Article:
The Story behind the Bowen Ratio

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  • 1 National Severe Storms Laboratory, Norman, Oklahoma
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Ira Sprague Bowen (1898–1973) was a prominent astrophysicist during the twentieth century. In his impressive oeuvre of work over the 50-year span (1920–70), there appears a lone contribution to the geophysical sciences on the subject of evaporation and conduction from water surfaces. This theoretical development led to an expression for the ratio of heat conduction to evaporative flux at the air–water interface, labeled the Bowen ratio by Harald Sverdrup in the early 1940s. The circumstances that led to this contribution are examined with attention to the character of education and research at the California Institute of Technology during the 1920s. Bowen was unaware of the important precedent work in meteorology and fluid dynamics that is also reviewed.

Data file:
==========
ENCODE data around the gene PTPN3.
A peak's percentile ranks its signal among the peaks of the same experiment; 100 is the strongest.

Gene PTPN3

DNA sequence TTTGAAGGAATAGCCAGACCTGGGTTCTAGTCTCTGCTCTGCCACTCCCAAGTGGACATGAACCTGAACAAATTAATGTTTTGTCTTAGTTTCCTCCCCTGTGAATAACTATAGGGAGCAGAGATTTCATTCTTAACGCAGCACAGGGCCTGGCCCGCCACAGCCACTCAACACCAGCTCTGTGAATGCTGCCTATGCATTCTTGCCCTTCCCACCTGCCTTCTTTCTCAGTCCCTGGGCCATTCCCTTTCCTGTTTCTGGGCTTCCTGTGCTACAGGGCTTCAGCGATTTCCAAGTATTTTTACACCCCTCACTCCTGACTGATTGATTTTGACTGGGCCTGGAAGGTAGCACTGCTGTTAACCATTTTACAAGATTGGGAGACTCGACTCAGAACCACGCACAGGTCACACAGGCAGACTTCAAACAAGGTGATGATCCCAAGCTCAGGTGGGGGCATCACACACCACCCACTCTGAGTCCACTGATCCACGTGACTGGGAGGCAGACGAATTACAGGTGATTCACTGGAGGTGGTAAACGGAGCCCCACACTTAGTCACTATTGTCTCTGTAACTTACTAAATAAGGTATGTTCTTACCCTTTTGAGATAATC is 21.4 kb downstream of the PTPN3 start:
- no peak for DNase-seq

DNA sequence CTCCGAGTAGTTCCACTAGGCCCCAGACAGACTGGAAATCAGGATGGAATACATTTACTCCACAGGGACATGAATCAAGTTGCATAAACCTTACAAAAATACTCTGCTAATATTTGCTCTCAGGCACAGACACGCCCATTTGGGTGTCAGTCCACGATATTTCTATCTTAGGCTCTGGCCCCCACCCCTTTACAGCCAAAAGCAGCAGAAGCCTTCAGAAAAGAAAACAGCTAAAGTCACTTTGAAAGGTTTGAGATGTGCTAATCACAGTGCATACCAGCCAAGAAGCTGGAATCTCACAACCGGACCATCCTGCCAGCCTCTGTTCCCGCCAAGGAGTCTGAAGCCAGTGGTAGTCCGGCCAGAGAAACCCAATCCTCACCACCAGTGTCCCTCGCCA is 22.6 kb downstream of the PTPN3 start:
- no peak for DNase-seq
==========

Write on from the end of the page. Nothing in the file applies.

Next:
Corresponding author address: J. M. Lewis, National Severe Storms Laboratory, 1313 Halley Circle, Norman, OK 73069.

Ira Sprague Bowen (1898–1973) was a prominent astrophysicist during the twentieth century. In his impressive oeuvre of work over the 50-year span (1920–70), there appears a lone contribution to the geophysical sciences on the subject of evaporation and conduction from water surfaces. This theoretical development led to an expression for the ratio of heat conduction to evaporative flux at the air–water interface, labeled the Bowen ratio by Harald Sverdrup in the early 1940s. The circumstances that led to this contribution are examined with attention to the character of education and research at the California Institute of Technology during the 1920s. Bowen was unaware of the important precedent work in meteorology and fluid dynamics that is also reviewed.

Corresponding author address: J. M. Lewis, National Severe Storms Laboratory, 1313 Halley Circle, Norman, OK 73069.
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